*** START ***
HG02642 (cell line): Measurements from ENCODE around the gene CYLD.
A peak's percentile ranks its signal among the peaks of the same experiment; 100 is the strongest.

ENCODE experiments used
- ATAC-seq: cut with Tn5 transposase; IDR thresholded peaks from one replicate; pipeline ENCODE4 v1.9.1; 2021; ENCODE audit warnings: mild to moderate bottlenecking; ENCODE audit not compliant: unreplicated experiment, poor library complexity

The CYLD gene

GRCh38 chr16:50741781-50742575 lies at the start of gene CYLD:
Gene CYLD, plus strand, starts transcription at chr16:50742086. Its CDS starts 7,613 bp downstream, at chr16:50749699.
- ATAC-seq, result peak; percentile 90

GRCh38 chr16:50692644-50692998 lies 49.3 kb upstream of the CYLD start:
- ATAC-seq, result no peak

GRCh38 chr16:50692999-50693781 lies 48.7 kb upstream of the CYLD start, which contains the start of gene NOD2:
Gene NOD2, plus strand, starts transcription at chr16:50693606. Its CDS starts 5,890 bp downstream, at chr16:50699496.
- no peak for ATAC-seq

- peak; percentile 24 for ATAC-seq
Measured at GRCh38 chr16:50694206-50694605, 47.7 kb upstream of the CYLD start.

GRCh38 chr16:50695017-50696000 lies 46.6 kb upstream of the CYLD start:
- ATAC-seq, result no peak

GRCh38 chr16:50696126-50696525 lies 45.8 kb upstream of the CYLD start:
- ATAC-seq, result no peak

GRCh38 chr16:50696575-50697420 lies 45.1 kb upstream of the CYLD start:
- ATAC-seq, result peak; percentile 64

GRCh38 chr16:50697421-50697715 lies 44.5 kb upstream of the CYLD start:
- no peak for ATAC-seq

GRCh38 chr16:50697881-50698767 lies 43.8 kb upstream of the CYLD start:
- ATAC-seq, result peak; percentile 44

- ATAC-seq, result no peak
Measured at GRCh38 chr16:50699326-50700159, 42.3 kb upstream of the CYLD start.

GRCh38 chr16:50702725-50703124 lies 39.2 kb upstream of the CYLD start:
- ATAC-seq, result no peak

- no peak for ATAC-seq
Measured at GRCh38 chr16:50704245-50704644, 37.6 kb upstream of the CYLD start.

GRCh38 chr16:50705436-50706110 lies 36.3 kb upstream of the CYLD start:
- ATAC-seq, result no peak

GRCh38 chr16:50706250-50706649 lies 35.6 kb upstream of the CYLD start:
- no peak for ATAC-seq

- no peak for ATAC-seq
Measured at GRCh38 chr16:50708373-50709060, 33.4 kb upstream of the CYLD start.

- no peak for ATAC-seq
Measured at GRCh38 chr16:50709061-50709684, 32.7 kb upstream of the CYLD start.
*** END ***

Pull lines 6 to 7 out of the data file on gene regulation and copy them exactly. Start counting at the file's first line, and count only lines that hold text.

GRCh38 chr16:50741781-50742575 lies at the start of gene CYLD:
Gene CYLD, plus strand, starts transcription at chr16:50742086. Its CDS starts 7,613 bp downstream, at chr16:50749699.